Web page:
- One of the delegation members, Hu Shisheng showed concern over the increasingly hostile and rigid stance adopted by India regarding Pakistan and its implications for China. He also felt that India was making China choose between itself and Pakistan. IPRI scholars said that India’s claims on Pakistani territory of Gilgit-Baltistan are based on mere politics and it is an attempt to negatively impact the execution of CPEC.
- While discussing CPEC, Mr. Shisheng explained that CPEC was the first of a kind mega project for both, China and Pakistan hence, some problems will be there. In this regard, Pakistan and China are in the same boat and failure is not an option. He further explained that President Xi’s idea of building a community of shared destiny is the foundation of CPEC. United States wants to achieve security through military alliances, whereas China aspires for long lasting security through inclusive developmental projects. This is the vision behind CPEC. One of the major purposes of CPEC is the industrialization of Pakistan. The energy and transport infrastructure should be the base. As a result, China would be able to shift Chinese companies with surplus production to Pakistan. He emphasized that CPEC is being built on the guiding principle of ‘inclusiveness’, not on a bilateral but regional level.
- President IPRI, Ambassador (Retd) Sohail Amin commented that many Indian scholars are in favour of CPEC which shows that Indian government’s opposition is based on mere politics. He also denied that there are any internal rifts over CPEC in Pakistan. While commenting on the outsourcing of surplus production to Pakistan, he said that equitable distribution of opportunities was of paramount importance. He said that Pakistan has acted with restraint to India’s poisonous rhetoric.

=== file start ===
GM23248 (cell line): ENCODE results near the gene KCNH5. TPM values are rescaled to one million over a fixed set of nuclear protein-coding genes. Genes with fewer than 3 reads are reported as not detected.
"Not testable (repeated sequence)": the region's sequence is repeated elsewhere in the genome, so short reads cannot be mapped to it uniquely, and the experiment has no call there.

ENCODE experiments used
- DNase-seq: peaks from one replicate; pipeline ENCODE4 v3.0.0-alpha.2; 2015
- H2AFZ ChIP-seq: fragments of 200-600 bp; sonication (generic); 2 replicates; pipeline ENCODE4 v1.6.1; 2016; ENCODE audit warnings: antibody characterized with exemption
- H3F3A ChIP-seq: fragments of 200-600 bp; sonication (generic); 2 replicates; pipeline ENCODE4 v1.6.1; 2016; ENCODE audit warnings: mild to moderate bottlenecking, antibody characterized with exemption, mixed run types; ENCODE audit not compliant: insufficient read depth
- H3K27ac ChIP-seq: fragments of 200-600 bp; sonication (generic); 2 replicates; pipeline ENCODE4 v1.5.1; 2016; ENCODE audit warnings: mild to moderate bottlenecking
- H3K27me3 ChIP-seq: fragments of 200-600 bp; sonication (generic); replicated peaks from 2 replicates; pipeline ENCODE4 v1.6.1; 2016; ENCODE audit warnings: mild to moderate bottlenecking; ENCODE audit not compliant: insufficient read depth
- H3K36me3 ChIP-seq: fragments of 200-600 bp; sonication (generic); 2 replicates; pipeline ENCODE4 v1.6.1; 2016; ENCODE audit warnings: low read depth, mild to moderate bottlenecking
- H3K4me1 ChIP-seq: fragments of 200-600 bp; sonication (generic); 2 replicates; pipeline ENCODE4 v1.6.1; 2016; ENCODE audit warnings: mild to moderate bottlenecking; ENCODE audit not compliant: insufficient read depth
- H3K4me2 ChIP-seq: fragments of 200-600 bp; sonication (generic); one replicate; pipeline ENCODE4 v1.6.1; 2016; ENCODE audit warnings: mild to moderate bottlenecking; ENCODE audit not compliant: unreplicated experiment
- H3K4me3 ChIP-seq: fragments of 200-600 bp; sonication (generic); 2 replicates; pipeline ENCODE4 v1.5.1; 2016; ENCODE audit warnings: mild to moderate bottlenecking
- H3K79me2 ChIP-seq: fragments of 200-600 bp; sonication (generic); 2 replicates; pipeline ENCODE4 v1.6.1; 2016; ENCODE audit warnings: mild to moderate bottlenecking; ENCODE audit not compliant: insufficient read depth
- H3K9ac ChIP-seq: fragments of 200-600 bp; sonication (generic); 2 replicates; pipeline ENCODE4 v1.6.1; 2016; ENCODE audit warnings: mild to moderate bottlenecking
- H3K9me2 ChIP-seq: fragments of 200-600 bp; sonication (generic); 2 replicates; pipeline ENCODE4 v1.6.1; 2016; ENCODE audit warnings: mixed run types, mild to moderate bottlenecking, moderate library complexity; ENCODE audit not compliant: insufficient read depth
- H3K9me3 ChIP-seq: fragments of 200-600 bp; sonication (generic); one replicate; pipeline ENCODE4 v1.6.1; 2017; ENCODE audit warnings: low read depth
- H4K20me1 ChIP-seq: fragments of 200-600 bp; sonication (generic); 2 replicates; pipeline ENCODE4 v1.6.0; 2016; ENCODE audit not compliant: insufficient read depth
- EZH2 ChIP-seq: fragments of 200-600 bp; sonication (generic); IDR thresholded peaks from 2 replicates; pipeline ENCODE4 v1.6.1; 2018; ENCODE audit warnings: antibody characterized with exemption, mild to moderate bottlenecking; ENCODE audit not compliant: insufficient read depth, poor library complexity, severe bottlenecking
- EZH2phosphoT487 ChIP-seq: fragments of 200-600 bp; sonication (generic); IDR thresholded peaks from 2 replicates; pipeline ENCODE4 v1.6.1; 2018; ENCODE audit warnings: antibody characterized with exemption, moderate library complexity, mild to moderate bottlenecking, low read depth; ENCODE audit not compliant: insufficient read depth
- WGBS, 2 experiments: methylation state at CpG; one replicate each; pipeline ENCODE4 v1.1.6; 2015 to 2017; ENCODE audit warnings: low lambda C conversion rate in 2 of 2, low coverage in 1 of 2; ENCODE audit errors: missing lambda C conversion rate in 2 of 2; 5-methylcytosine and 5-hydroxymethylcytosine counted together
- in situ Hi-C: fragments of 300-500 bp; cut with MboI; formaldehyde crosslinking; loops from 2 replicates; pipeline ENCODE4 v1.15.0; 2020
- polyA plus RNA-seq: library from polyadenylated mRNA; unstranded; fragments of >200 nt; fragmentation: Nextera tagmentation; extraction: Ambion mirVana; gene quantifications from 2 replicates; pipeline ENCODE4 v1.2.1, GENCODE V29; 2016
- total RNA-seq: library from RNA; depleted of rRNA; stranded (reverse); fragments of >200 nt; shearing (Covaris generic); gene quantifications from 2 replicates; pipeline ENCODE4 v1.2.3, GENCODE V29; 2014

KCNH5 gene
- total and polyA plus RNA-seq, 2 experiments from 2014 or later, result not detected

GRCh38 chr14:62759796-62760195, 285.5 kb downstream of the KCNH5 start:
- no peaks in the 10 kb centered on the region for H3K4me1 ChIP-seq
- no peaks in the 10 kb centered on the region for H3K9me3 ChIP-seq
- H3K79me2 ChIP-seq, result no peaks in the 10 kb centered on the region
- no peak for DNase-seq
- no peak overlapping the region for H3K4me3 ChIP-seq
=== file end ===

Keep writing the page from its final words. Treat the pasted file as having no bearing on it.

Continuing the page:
- IPRI scholars also emphasized that Pakistan’s political culture has evolved and matured. As a result, politics based on ethnicity is dying out. Pakistan has the Council of Common Interests (CCI) for any kind of provincial grievances. Hence, any issues over the share of CPEC is being discussed and resolved between the concerned stakeholders.
- China -Pakistan Economic Corridor (CPEC) is a project based on trust between Pakistan and China. The current uncertainty in International Politics makes the smooth execution of CPEC all the more important for China and Pakistan.
- Security has improved significantly as a result of Operation Zarb-e-Azab which would be conducive for building confidence of foreign investors. The recently started Operation Radd-ul-Fasaad will further improve the security situation of Pakistan.
- CPEC is a work in progress. It requires immense political will and resolve by both countries to make it a success story.
Disclaimer: Views expressed are of the speakers and are not necessarily reflective of IPRI policy.